The Competing Occasion

Time is of the essence when opening your presentation

Every speaking occasion is different. Every time you open your mouth to speak, you are judged – on or off the platform. But what about when you are speaking competitively? On those occasions, both speaker and speech are judged by individuals with different levels of expertise. Therefore, you must provide reasons to persuade your judges and audience to favor your presentation over someone else’s. Competitive speakers must know what motivates both their judges and their audience. The competing occasion demands that your topic selection must be appropriate for that particular audience and occasion.

How are great speeches created? They are created by the speaker having a clear understanding of their topic. Speakers should also know how they will get audiences to listen, be entertain while informing, and how they can make their presentation memorable. Speakers must also know exactly when they have achieved their goal and not overstate their case to undermine their credibility. Good sales-persons know exactly when to go for the head, heart, and your pocket-book. Speakers must also know their points of attack and when they have achieved their purpose, and it’s time to close the deal.

Time is of the essence when opening your presentation. Lead with your strongest point or argument. Get to the point. First impressions leave an indelible impression on audiences. Statistics show in your first minute; a speaker can win-over or lose their audience. Speakers should hint where they are going or plan to take you in the first minute of your presentation. In that first minute, you want your audience to think silently, come with me – l will tell you more. That curiosity you arouse in your opening will serve as the impetus for the rest of your presentation.

D’Brooks, the 1990 World Champion of Public Speaking, advises that you make brevity a part of your speaking style. He’s also an advocate for writing out your speeches, not to be read, but for them to be edited and re-edited. He stresses – “Great Speeches are not written, they are re-written.” Whether you choose to write first and then deliver or deliver and then write, it’s OK. When you write your speech, you can focus on your choice of words as you re-edit your speech. As you check your sentence construction. As you see visually, if you can deliver each sentence with fewer words.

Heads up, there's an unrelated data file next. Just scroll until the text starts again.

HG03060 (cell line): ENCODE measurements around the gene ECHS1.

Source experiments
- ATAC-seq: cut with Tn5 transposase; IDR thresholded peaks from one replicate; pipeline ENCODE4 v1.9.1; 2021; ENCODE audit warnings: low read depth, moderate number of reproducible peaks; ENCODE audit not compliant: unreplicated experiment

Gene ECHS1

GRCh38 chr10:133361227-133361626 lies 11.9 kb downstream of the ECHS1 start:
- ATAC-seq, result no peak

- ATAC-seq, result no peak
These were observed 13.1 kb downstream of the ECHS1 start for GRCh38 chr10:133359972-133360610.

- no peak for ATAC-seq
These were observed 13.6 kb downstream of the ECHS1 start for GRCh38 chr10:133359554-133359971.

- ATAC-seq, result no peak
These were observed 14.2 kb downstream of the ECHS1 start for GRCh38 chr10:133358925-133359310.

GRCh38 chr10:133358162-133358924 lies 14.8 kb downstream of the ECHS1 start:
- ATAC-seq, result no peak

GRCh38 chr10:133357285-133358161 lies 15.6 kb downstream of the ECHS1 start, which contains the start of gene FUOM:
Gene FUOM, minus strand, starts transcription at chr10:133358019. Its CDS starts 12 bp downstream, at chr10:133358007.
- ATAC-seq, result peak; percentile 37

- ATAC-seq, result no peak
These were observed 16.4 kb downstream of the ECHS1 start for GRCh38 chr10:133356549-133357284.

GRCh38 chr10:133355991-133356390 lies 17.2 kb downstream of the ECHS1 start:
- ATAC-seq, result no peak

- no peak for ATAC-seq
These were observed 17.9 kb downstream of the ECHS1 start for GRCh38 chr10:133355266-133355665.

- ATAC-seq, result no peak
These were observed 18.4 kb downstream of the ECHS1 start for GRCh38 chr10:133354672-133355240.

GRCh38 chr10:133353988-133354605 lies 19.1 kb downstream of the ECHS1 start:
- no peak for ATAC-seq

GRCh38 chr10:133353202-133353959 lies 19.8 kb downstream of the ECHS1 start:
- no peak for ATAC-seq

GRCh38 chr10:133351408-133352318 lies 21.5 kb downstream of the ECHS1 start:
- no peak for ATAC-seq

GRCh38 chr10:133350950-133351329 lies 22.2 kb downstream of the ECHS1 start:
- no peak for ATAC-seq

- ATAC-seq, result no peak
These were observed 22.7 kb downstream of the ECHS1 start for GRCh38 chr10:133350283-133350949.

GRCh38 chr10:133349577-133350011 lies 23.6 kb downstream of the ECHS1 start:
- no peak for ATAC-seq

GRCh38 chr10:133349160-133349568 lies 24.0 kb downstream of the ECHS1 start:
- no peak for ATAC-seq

David also reminds speakers that we should compete to become better. It’s not all about winning a trophy. It is about competing at a high level and taking the time to know as much as you can about your audience and their expectations. Find your voice. Don’t speak too fast or too slowly. Don’t try to sound like someone else. Be yourself. Use strategic pauses for emphasis. Practice enunciating each word clearly. Make sure you have a memorable or magic moment in your presentation. Your conclusion is just as important as your opening. Recall some of the main points of your presentation. Leave enough time to summarize and emphasize your take away message. The quality of your performance and not the trophy will determine if you made a winning presentation when your speaking occasion is competing.

Author: HenryOMiller

Henry joined Toastmaster in March of 1997. He is presently a member of five clubs in the Santa Cruz and San Jose area. Henry is an executive speech coach, humorist, and speechwriter. He is also a musician and a lyricist‚Äč who likes to approaches his speechwriting similar to his approach to songwriting.